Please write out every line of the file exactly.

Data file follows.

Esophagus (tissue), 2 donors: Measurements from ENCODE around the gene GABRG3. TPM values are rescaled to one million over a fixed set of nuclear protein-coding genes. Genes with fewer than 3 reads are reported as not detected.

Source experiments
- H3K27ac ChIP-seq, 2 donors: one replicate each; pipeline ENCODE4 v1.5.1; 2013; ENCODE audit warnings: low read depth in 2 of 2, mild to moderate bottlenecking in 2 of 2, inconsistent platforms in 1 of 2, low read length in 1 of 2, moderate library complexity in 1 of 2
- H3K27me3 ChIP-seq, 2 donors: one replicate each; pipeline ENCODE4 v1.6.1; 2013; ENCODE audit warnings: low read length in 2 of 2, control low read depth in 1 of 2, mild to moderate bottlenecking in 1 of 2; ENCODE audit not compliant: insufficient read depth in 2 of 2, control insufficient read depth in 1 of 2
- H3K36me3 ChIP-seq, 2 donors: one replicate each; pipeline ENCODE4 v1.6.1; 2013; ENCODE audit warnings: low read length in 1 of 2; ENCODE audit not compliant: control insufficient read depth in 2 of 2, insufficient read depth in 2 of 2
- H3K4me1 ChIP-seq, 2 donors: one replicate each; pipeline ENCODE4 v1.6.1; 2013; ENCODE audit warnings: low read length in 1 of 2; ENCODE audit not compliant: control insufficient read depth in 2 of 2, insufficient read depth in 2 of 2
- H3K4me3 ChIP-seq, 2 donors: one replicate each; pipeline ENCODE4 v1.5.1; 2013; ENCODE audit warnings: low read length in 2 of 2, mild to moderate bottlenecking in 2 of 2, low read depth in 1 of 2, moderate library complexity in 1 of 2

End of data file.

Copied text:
Esophagus (tissue), 2 donors: Measurements from ENCODE around the gene GABRG3. TPM values are rescaled to one million over a fixed set of nuclear protein-coding genes. Genes with fewer than 3 reads are reported as not detected.

Source experiments
- H3K27ac ChIP-seq, 2 donors: one replicate each; pipeline ENCODE4 v1.5.1; 2013; ENCODE audit warnings: low read depth in 2 of 2, mild to moderate bottlenecking in 2 of 2, inconsistent platforms in 1 of 2, low read length in 1 of 2, moderate library complexity in 1 of 2
- H3K27me3 ChIP-seq, 2 donors: one replicate each; pipeline ENCODE4 v1.6.1; 2013; ENCODE audit warnings: low read length in 2 of 2, control low read depth in 1 of 2, mild to moderate bottlenecking in 1 of 2; ENCODE audit not compliant: insufficient read depth in 2 of 2, control insufficient read depth in 1 of 2
- H3K36me3 ChIP-seq, 2 donors: one replicate each; pipeline ENCODE4 v1.6.1; 2013; ENCODE audit warnings: low read length in 1 of 2; ENCODE audit not compliant: control insufficient read depth in 2 of 2, insufficient read depth in 2 of 2
- H3K4me1 ChIP-seq, 2 donors: one replicate each; pipeline ENCODE4 v1.6.1; 2013; ENCODE audit warnings: low read length in 1 of 2; ENCODE audit not compliant: control insufficient read depth in 2 of 2, insufficient read depth in 2 of 2
- H3K4me3 ChIP-seq, 2 donors: one replicate each; pipeline ENCODE4 v1.5.1; 2013; ENCODE audit warnings: low read length in 2 of 2, mild to moderate bottlenecking in 2 of 2, low read depth in 1 of 2, moderate library complexity in 1 of 2